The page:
Once unheard of on college campuses, cost reduction initiatives increasingly commonplace The growing burden of student debt in the U.S. is prompting many universities to scrutinize cost savings initiatives and spending projects, The New York Times reports.

The financial and housing crises that sparked the most recent recession underscored how bubbles can impose far-reaching economic consequences. The U.S. has experienced only tepid economic growth in the wake of the worst economic contraction since the Great Depression, and cash-strapped states are still struggling to remain solvent as they contend with a drop in tax revenue and moderate GDP expansion.

Federal and state lawmakers have therefore championed an array of cost reduction initiatives in an effort to reign in what some officials have dubbed "runaway spending." Runaway or not – and there are most certainly examples of fiscal mismanagement at the government level throughout the U.S. – some of those campaigns have affected publicly funded universities.

E. Gordon Gee, the president of the Ohio State University, is a veteran of academia, and he is warning about the potential dangers associated with the precipitous uptick in higher education costs. Certain state governments have cut funding to their flagship universities by more than 20 percent over the past few years. While they often reduced money tp nearly all government-backed organizations, the effects of such cutbacks could be dire to the nation's education system, experts warn.

U.S. student debt has jumped to more than $1 trillion, and that has prompted a number of economists to study whether such an exceedingly high debt burden could potentially hamper a sustained recovery. While many schools contend they have little choice but to offset the reduction in funding onto prospective and current students, Gee noted such a strategy is doomed to fail.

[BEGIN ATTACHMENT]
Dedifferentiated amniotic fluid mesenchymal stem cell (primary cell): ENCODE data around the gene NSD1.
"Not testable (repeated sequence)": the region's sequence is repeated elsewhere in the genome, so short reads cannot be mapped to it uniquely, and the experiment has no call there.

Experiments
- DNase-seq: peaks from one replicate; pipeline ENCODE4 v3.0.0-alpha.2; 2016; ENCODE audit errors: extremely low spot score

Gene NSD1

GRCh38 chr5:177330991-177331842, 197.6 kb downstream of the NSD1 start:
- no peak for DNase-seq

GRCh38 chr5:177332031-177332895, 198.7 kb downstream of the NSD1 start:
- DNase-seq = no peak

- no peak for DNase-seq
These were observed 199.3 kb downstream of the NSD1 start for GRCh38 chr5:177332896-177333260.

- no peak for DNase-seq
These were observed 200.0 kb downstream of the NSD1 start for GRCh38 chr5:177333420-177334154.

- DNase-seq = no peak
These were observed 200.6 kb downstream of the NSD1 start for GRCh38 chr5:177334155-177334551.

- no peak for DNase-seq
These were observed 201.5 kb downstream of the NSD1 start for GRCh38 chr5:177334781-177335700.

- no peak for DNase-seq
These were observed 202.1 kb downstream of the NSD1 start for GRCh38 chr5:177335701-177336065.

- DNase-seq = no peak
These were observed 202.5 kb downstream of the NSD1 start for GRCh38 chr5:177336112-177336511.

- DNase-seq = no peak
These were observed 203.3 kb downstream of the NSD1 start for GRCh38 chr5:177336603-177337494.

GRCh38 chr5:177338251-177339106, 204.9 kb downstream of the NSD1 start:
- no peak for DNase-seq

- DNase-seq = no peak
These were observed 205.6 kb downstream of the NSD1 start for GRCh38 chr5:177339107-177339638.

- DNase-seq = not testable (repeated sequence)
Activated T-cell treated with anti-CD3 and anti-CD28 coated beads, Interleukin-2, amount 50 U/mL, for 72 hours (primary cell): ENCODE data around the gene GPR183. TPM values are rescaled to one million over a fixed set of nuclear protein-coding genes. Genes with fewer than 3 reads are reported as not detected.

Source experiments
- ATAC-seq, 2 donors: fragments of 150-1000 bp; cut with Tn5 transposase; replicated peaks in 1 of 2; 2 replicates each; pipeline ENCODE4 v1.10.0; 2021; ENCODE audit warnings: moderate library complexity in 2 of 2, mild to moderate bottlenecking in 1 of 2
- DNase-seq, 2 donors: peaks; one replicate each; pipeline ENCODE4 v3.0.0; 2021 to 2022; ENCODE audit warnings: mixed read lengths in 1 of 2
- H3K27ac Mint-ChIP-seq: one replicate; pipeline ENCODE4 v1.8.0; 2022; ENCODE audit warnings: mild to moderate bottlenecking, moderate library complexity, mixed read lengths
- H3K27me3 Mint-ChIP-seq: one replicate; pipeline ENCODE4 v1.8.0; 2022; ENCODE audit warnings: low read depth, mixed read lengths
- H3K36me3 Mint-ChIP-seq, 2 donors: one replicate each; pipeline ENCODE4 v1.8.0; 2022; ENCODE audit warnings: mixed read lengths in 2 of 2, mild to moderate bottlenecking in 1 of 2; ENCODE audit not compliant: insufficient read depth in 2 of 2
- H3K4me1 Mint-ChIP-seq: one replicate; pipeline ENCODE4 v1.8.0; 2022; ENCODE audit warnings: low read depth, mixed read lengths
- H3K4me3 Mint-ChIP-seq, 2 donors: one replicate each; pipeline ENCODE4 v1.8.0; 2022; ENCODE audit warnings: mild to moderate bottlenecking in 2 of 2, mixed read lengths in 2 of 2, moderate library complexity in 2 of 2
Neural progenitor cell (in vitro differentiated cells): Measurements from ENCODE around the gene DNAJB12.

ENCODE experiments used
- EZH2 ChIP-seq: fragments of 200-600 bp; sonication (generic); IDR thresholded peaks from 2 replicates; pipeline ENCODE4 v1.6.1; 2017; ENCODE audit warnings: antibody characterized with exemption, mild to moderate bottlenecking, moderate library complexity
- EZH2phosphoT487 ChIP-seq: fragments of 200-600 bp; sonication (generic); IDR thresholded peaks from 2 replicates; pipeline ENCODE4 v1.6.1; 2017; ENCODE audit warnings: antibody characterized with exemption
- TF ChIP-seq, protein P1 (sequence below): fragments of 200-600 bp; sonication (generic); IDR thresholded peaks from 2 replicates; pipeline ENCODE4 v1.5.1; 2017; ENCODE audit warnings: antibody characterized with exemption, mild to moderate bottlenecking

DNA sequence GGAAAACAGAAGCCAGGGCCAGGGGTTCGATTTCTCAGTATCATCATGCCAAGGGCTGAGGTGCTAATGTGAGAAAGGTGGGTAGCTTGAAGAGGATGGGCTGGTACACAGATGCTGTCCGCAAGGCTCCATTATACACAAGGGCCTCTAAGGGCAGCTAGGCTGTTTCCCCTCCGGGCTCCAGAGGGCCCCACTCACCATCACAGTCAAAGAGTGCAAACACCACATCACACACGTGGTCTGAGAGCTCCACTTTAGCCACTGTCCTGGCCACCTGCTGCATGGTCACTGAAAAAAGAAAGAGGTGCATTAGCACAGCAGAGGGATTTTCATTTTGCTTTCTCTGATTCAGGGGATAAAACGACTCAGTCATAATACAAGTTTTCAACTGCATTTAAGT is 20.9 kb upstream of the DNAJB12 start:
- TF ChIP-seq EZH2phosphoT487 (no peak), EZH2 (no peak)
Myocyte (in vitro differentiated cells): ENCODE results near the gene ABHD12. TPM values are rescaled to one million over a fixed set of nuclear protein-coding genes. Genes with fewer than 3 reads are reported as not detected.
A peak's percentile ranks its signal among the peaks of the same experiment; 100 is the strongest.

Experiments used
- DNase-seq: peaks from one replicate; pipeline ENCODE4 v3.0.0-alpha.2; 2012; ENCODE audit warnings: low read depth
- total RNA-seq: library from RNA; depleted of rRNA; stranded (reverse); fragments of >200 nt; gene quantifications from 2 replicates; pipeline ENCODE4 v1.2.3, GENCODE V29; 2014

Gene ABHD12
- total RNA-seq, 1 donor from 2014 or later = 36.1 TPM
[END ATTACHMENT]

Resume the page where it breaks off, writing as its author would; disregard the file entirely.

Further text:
"The notion that universities can do business the very same way has to stop," he said.

Gee has a unique perspective on the subject, owing to his long career as a school administrator. He currently chairs a commission studying the growing burden of student debt.

Universities and nonprofit schools are increasingly behaving like businesses as they look toward a future where their ability to simply raise tuition no longer exists. Even now, experts contend, mounting debt loads are preventing many students from pursuing a college degree at certain institutions, especially if they could potentially get a better deal at another school.

Universities are mulling layoffs, privatizing certain divisions and increasing private fundraising, among other solutions, but some experts warn unless they move quickly, the next major bubble in the U.S. could be higher education.

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